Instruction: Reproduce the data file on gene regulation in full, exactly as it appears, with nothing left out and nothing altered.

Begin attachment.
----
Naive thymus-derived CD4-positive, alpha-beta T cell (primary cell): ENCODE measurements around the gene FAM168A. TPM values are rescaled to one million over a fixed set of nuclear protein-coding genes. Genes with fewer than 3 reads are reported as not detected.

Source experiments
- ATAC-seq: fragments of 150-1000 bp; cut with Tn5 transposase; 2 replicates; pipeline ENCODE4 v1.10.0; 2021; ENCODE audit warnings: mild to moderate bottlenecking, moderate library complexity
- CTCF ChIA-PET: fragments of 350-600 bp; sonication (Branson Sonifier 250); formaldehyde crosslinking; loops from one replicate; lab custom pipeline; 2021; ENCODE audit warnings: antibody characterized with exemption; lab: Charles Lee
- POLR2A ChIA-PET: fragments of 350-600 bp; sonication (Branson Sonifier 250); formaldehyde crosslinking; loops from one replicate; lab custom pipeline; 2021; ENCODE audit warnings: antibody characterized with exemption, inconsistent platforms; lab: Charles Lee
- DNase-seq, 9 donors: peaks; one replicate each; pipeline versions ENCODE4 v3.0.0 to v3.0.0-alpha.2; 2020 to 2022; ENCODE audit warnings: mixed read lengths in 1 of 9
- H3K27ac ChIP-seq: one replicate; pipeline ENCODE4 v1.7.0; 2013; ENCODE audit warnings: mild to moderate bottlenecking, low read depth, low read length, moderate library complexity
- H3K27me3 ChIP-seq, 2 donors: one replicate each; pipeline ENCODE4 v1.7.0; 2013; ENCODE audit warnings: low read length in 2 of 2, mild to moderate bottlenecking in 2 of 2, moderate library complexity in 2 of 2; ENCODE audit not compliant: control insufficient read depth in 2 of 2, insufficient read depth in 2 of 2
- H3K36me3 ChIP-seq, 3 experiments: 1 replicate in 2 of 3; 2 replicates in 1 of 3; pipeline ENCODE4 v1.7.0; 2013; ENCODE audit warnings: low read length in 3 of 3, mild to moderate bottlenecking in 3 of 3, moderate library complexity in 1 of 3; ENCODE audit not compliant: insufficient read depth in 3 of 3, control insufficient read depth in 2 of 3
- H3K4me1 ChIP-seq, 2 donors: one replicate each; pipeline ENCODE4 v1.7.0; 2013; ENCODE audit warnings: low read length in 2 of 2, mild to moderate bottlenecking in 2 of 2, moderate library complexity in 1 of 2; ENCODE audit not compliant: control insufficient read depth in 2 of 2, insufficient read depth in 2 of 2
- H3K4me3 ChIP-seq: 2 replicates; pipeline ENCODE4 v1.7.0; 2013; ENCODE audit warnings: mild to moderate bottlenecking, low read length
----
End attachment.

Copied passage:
Naive thymus-derived CD4-positive, alpha-beta T cell (primary cell): ENCODE measurements around the gene FAM168A. TPM values are rescaled to one million over a fixed set of nuclear protein-coding genes. Genes with fewer than 3 reads are reported as not detected.

Source experiments
- ATAC-seq: fragments of 150-1000 bp; cut with Tn5 transposase; 2 replicates; pipeline ENCODE4 v1.10.0; 2021; ENCODE audit warnings: mild to moderate bottlenecking, moderate library complexity
- CTCF ChIA-PET: fragments of 350-600 bp; sonication (Branson Sonifier 250); formaldehyde crosslinking; loops from one replicate; lab custom pipeline; 2021; ENCODE audit warnings: antibody characterized with exemption; lab: Charles Lee
- POLR2A ChIA-PET: fragments of 350-600 bp; sonication (Branson Sonifier 250); formaldehyde crosslinking; loops from one replicate; lab custom pipeline; 2021; ENCODE audit warnings: antibody characterized with exemption, inconsistent platforms; lab: Charles Lee
- DNase-seq, 9 donors: peaks; one replicate each; pipeline versions ENCODE4 v3.0.0 to v3.0.0-alpha.2; 2020 to 2022; ENCODE audit warnings: mixed read lengths in 1 of 9
- H3K27ac ChIP-seq: one replicate; pipeline ENCODE4 v1.7.0; 2013; ENCODE audit warnings: mild to moderate bottlenecking, low read depth, low read length, moderate library complexity
- H3K27me3 ChIP-seq, 2 donors: one replicate each; pipeline ENCODE4 v1.7.0; 2013; ENCODE audit warnings: low read length in 2 of 2, mild to moderate bottlenecking in 2 of 2, moderate library complexity in 2 of 2; ENCODE audit not compliant: control insufficient read depth in 2 of 2, insufficient read depth in 2 of 2
- H3K36me3 ChIP-seq, 3 experiments: 1 replicate in 2 of 3; 2 replicates in 1 of 3; pipeline ENCODE4 v1.7.0; 2013; ENCODE audit warnings: low read length in 3 of 3, mild to moderate bottlenecking in 3 of 3, moderate library complexity in 1 of 3; ENCODE audit not compliant: insufficient read depth in 3 of 3, control insufficient read depth in 2 of 3
- H3K4me1 ChIP-seq, 2 donors: one replicate each; pipeline ENCODE4 v1.7.0; 2013; ENCODE audit warnings: low read length in 2 of 2, mild to moderate bottlenecking in 2 of 2, moderate library complexity in 1 of 2; ENCODE audit not compliant: control insufficient read depth in 2 of 2, insufficient read depth in 2 of 2
- H3K4me3 ChIP-seq: 2 replicates; pipeline ENCODE4 v1.7.0; 2013; ENCODE audit warnings: mild to moderate bottlenecking, low read length